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Fine weather brings a spike in drink drive arrests


From this week's Galway City Tribune

From this week's Galway City Tribune

Fine weather brings a spike in drink drive arrests Fine weather brings a spike in drink drive arrests

The first shot of sustained sunshine so far this year on Sunday brought with it an unwelcome side effect – a ‘worrying’ spike in drink driving offences, senior Gardaí confirmed.

And those caught intoxicated behind the wheel are not borderline or ‘just over the limit’, they are often three and four times over the legal limit, according to Garda Chief Superintendent Gerard Roche.

Chief Supt Roche said seven drunk drivers were arrested in Galway City last Sunday on suspicion of intoxicated driving.

It was the first sign that summer was on the horizon on Sunday with Met Éireann confirming temperatures reached 20 degrees Celsius in parts of Galway.

The fine weather coincided with what Chief Supt Roche said was a ‘worrying increase’ in drink driving arrests for one day.

Inspector Conor Madden agreed that seven was a high number of intoxicated driving arrests – it was one of the highest number of arrests over a weekend in several years, he said.

Leaving aside last weekend’s spike in drunk drivers, the intoxicated driving figures were on a par with last year, according to an analysis of crime statistics revealed at the Galway City Joint Policing Committee (JPC) meeting on Monday.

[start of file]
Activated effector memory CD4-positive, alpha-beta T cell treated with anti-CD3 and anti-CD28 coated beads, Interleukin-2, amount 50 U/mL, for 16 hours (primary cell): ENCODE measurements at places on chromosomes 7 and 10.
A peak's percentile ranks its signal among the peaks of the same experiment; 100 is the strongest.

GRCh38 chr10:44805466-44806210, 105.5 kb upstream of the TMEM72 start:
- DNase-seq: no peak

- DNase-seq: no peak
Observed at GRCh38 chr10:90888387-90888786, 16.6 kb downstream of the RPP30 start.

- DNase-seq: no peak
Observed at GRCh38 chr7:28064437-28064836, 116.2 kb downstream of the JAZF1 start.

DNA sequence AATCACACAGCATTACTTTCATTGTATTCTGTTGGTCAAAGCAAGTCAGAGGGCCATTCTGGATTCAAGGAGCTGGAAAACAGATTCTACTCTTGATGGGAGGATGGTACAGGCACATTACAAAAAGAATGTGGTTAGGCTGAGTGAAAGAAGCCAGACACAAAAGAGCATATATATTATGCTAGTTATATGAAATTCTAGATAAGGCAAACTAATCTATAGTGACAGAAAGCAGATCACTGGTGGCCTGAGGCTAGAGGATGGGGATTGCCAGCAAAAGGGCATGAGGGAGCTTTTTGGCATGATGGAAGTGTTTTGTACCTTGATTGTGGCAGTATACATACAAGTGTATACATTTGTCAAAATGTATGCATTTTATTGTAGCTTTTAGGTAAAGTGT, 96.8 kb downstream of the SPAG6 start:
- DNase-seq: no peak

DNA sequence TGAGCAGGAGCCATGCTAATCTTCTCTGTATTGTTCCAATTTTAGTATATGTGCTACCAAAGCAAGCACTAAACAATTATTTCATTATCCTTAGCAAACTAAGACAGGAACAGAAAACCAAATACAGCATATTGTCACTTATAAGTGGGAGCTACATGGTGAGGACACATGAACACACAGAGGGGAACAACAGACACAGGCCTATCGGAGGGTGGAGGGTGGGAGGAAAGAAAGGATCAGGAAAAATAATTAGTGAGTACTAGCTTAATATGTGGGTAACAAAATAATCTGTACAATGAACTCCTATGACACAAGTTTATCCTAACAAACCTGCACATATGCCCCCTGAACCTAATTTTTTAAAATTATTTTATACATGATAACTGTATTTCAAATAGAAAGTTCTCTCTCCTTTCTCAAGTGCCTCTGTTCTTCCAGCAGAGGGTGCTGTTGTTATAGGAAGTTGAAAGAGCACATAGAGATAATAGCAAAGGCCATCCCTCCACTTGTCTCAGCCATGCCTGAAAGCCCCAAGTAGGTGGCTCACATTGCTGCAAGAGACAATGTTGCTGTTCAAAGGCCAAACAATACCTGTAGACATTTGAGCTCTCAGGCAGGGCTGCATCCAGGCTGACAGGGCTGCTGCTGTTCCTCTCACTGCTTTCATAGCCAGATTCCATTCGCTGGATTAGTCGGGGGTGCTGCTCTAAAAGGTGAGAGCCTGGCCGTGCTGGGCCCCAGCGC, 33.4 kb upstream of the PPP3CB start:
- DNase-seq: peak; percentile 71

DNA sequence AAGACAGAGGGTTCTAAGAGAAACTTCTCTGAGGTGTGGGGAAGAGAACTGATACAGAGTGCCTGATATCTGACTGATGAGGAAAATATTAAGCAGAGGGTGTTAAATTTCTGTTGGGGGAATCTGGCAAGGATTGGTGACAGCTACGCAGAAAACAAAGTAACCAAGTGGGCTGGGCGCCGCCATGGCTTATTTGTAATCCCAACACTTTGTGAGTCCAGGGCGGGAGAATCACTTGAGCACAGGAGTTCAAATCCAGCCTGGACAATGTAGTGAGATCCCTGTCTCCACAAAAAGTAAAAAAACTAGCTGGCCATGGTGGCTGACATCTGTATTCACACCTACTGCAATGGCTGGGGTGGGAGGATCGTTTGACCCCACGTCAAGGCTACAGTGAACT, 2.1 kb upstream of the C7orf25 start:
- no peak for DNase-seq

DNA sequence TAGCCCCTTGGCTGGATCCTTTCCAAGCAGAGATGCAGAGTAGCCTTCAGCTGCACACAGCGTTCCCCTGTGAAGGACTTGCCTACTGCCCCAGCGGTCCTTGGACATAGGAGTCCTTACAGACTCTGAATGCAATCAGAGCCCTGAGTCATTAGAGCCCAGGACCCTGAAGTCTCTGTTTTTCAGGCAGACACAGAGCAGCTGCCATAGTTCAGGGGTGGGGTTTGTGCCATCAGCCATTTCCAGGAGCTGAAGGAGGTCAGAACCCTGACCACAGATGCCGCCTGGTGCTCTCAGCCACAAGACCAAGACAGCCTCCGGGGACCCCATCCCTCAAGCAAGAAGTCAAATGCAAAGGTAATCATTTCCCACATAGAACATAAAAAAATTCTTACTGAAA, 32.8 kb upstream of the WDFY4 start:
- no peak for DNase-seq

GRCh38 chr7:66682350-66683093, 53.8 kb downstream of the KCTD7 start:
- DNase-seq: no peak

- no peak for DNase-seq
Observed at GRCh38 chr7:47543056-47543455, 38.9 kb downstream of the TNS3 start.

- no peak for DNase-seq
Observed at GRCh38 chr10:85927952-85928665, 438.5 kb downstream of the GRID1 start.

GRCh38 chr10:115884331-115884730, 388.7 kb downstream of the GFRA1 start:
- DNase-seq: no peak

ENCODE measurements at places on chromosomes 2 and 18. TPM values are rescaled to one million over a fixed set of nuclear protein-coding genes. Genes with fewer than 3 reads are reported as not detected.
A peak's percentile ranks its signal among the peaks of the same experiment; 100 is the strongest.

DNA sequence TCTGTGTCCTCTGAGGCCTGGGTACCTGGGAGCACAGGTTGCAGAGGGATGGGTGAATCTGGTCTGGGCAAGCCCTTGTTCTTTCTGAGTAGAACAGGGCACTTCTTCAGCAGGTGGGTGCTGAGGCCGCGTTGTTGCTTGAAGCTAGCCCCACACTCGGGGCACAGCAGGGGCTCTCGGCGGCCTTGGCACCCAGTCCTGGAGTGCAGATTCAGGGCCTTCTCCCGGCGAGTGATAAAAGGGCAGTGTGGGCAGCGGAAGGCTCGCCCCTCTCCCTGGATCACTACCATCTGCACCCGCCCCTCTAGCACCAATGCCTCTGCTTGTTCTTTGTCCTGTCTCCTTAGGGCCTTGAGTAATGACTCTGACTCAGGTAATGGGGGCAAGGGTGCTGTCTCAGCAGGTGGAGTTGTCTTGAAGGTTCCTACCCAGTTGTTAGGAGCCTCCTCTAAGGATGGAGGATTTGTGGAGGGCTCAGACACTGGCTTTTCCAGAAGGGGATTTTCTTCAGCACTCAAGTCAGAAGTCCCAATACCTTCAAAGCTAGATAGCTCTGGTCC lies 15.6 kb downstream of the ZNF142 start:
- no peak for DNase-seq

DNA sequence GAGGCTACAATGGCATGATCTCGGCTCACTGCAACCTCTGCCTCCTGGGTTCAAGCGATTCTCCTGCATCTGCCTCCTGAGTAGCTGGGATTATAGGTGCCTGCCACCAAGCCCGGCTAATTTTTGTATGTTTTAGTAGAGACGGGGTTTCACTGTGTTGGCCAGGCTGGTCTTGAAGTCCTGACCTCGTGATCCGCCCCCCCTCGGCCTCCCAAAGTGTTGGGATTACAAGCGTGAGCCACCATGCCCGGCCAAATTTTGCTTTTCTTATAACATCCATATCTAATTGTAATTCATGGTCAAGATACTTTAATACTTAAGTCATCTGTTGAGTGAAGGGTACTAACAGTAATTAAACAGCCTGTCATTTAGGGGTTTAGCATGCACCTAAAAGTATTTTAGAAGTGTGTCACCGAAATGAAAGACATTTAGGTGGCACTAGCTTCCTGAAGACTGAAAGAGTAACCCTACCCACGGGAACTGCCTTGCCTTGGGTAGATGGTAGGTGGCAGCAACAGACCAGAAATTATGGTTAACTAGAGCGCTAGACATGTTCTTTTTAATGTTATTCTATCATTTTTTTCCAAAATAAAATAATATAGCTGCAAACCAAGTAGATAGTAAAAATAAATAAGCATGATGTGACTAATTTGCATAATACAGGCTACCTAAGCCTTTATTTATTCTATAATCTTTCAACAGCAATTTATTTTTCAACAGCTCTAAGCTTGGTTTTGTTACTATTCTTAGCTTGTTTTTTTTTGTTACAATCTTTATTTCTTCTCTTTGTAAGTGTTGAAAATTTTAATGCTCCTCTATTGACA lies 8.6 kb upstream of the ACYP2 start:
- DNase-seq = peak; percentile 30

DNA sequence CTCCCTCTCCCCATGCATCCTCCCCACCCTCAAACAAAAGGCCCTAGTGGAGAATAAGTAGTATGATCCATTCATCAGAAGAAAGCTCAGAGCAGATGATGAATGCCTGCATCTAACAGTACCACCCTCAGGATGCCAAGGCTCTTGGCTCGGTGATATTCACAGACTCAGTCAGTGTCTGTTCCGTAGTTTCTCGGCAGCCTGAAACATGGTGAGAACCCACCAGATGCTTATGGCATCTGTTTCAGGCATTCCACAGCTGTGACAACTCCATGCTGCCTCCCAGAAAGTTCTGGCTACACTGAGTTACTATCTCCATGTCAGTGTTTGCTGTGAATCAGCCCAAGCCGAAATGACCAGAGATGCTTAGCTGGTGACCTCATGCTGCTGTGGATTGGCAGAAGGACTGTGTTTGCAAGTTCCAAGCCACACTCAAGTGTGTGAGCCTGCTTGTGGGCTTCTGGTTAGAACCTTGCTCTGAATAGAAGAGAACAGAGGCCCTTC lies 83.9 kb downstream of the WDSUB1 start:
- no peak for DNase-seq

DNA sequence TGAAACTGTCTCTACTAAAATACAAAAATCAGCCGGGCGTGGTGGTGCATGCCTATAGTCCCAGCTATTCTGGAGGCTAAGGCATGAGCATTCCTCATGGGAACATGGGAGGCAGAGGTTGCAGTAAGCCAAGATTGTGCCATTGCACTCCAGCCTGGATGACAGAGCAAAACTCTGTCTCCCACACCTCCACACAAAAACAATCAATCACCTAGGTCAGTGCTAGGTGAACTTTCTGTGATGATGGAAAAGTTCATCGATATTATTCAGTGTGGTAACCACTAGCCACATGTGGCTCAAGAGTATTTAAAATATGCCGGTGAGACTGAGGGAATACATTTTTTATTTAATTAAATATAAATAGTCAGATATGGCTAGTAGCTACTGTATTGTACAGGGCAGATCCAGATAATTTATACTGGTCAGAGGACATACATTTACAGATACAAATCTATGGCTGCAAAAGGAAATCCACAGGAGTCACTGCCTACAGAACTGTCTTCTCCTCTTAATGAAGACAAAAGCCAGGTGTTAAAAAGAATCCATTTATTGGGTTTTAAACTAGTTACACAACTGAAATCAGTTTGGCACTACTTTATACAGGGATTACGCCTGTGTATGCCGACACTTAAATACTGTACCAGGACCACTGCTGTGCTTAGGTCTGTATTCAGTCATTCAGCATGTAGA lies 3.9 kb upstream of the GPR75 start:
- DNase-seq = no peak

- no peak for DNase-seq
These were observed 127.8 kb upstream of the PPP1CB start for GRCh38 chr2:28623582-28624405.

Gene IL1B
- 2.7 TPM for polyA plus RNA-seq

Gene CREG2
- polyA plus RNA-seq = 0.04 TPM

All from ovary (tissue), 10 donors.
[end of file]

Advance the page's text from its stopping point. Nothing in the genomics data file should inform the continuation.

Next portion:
Crime analyst, Olivia Maher said there were 35 intoxicated driving arrests in the three months to the end of March, which was the same as last year. That did not include last Sunday’s seven arrests.

Of the 35, at least 10 were drug driving or drink and drug driving, she said. Driving under the influence of drugs was rising, Ms Maher said.

A total of 109 MIT checkpoints had been carried out by Gardaí in the city, down by 14 compared with the same first quarter of last year. But she said there was no co-relation between MIT checkpoints and the level of drink driving detections.

That was because just 6% of all drink driving detections take place at Mandatory Intoxicant Testing checkpoints, according to Chief Supt Roche.

The remaining detections arise due to reports from the public of drink driving, road traffic collisions where those involved are tested, and detection by Gardaí outside of official checkpoints.

Ms Maher cited Road Safety Authority literature at the JPC which revealed one in ten drivers had admitted to driving while under the influence of an intoxicant.

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